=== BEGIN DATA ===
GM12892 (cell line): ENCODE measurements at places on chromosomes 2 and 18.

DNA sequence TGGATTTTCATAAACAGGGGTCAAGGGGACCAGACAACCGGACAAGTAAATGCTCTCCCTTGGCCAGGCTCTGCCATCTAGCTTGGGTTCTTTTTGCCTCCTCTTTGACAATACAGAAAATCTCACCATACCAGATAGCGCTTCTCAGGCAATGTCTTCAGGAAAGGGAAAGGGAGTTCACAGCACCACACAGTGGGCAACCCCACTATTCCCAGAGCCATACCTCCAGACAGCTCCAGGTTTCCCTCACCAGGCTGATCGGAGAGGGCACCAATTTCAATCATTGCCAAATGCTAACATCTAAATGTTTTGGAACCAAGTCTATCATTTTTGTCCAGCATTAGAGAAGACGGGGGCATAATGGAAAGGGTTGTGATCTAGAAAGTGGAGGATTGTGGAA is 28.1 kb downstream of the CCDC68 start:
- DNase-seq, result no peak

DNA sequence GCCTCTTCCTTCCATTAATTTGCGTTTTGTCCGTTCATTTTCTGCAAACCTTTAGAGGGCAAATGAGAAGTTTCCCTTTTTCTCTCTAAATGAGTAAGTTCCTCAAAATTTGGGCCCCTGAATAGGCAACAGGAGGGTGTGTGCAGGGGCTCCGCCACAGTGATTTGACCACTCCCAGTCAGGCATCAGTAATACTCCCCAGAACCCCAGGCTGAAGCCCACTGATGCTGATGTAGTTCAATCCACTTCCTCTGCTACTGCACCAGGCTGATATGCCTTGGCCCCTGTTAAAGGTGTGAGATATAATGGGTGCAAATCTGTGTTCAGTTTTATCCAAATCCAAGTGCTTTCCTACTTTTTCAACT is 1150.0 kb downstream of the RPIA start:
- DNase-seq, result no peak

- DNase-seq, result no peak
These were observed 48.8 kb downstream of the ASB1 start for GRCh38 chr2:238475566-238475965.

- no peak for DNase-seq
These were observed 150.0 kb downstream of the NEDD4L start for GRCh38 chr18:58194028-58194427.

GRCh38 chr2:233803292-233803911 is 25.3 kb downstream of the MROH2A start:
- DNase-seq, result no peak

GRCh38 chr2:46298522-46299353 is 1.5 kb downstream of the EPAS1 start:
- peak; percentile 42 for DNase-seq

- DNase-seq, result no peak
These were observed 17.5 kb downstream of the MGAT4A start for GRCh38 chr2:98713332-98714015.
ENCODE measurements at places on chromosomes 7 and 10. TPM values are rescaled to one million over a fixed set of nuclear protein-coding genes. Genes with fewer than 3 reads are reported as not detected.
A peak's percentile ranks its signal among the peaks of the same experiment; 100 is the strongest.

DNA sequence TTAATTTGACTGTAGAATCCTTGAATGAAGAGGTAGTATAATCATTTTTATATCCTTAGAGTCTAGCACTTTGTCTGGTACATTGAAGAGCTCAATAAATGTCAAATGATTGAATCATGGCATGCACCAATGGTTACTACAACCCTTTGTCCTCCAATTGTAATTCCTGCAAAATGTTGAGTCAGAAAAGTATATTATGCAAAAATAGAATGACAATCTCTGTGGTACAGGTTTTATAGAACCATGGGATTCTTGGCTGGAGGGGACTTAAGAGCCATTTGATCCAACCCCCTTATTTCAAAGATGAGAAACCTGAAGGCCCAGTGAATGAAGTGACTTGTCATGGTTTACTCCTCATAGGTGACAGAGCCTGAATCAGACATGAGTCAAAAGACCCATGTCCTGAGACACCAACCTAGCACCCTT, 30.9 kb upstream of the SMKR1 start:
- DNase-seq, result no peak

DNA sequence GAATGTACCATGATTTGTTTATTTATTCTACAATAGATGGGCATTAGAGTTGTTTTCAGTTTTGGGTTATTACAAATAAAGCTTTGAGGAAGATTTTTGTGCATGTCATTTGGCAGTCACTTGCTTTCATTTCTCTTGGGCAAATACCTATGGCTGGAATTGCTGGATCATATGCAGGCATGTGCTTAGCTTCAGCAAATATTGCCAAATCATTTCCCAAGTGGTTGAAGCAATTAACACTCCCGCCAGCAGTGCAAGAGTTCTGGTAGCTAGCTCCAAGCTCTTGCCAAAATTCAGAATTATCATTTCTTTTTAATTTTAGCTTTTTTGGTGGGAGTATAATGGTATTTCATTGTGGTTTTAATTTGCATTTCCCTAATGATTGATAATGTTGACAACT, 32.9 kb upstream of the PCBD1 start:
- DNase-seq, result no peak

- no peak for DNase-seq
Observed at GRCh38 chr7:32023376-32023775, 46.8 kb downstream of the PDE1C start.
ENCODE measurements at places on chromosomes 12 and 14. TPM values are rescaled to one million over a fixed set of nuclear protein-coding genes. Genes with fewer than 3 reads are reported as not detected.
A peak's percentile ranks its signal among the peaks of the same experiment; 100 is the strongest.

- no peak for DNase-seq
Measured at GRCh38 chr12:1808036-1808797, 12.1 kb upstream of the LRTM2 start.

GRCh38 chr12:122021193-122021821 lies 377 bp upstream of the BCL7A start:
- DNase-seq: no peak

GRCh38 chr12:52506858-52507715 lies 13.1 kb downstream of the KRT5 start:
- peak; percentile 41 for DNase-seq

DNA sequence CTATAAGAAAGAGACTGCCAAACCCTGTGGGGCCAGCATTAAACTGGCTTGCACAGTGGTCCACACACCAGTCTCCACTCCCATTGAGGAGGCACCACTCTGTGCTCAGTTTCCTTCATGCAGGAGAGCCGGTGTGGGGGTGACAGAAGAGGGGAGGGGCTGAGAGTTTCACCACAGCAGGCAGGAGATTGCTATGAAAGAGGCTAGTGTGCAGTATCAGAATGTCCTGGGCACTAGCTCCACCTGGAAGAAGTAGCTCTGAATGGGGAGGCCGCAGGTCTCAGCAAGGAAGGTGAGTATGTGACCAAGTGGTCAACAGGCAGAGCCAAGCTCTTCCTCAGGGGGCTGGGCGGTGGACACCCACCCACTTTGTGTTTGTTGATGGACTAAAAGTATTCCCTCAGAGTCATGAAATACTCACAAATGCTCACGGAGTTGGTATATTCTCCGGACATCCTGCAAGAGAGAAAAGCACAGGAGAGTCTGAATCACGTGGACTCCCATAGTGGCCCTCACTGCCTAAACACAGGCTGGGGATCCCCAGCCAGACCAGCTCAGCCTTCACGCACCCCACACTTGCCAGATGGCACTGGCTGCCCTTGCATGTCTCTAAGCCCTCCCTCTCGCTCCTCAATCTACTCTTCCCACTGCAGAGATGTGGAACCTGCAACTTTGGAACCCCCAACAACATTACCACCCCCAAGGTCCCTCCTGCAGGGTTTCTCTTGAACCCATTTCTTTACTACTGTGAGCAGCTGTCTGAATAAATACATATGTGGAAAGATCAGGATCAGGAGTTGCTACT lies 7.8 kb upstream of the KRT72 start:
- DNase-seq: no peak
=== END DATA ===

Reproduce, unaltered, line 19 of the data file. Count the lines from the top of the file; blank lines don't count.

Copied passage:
- DNase-seq, result no peak